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The Shake: One Presidential Candidate is a Cannabis Consumer. Does It Matter?

May 9, 2016


The upcoming ruling in a cannabis case could have federal implications. Washington medical marijuana patient Rolland Gregg has been fighting federal drug charges for more than three years, maintaining that his family-owned collective garden containing 68 plants was compliant under state law. He was convicted last year, but now he’s claiming the federal government broke the law by prosecuting him. The issue at stake here is the scope of the Rohrabacher-Farr amendment, which was passed in 2015 and 2016 and forbids the use of federal funds for prosecuting those who comply with state marijuana laws. Conflicting interpretations of the amendment has been a point of contention for defense attorneys and the Department of Justice alike. The 9th Circuit is set to rule on three different cannabis cases and will be forced to clarify the language on the amendment, either in favor of the defendants or in favor of the Department of Justice.

Will the 9th Circuit Court Stop MMJ Prosecutions in the West?

Legal cannabis has failed to eliminate the black market or the racial divide in the drug world. The Atlantic posts a piece that finds the black market still exists after legalization, the cops still make cannabis arrests, and those arrested are largely African-American individuals. The cycle continues on even in the closing days of the Drug War…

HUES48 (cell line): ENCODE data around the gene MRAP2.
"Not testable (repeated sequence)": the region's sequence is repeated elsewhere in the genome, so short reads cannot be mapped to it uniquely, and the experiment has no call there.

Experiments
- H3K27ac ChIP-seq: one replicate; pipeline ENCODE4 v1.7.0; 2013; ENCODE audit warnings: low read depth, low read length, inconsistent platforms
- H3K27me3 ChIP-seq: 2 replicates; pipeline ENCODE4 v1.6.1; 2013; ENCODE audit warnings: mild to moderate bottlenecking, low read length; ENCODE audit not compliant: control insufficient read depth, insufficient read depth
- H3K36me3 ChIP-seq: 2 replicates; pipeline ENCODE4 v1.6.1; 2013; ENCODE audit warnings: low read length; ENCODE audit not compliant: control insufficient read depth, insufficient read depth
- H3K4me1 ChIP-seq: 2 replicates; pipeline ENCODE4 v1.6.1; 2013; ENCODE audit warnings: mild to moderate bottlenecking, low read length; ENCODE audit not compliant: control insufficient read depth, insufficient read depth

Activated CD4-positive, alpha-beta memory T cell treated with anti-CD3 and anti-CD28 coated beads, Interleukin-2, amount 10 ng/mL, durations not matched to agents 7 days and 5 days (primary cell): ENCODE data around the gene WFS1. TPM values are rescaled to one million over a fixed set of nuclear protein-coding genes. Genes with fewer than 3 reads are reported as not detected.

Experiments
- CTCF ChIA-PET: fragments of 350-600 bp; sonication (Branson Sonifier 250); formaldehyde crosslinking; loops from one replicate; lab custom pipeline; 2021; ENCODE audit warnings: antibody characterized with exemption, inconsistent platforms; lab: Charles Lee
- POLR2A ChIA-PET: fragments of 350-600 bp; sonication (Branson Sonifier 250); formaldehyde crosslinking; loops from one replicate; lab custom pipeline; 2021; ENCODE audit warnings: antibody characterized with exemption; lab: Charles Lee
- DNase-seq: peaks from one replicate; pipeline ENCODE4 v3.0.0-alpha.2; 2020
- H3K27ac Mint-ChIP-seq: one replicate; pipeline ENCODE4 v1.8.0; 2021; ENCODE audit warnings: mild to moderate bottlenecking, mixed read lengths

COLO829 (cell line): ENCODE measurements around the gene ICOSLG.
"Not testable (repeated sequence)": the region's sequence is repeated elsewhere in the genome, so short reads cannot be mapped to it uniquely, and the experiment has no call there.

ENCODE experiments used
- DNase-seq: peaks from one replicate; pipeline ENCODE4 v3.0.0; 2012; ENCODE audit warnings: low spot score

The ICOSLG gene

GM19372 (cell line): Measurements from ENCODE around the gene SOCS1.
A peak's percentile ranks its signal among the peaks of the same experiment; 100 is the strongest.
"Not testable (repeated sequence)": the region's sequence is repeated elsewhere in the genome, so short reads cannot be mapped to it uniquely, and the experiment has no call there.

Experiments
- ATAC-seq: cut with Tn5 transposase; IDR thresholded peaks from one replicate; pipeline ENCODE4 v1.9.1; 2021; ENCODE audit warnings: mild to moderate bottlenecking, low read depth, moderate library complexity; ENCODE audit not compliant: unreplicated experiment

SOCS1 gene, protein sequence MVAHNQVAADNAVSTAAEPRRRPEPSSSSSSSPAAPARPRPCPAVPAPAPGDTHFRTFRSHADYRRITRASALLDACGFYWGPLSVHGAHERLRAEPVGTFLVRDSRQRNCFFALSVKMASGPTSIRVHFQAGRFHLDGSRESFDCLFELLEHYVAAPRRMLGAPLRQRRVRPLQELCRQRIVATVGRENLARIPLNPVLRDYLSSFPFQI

Another fear-mongering story skews the numbers. “Rise in children selling cannabis” proclaims the U.K.’s Daily Mail. However, as VICE pointed out, the rise was over the course of nine years and involved an increase of only 61 cases of children from 10 to 17 years of age selling cannabis. Compare that to the massive drop in juvenile possession convictions between 2010 and 2014 – 61 percent, from 4,466 down to 1,751. Do your research!

The Libertarian nominee for president, Gary Johnson, is a cannabis consumer. Does that matter? Not really, says National Review.

2012 Libertarian Presidential Candidate Gary Johnson Now CEO of Cannabis Sativa

The first cannabis-tax-funded education course happened in Colorado. Seventh grade students were the first to experience the cannabis education course designed by school counselor Molly Lotz and teacher Sarah Grippa. Tax revenue from legal cannabis sales are funding the project in an effort to educate students on the dangers of underage use and its impact on the developing brain.

Legalization poll in Massachusetts finds a tight race. Massachusetts seems to have a good chance, but how does the public feel? A new poll from Suffolk University finds 46 percent in favor of legalization and 43 percent against.

Massachusetts Could Be the 5th State to Legalize Cannabis

Image Source: Gage Skidmore via Flickr Creative Commons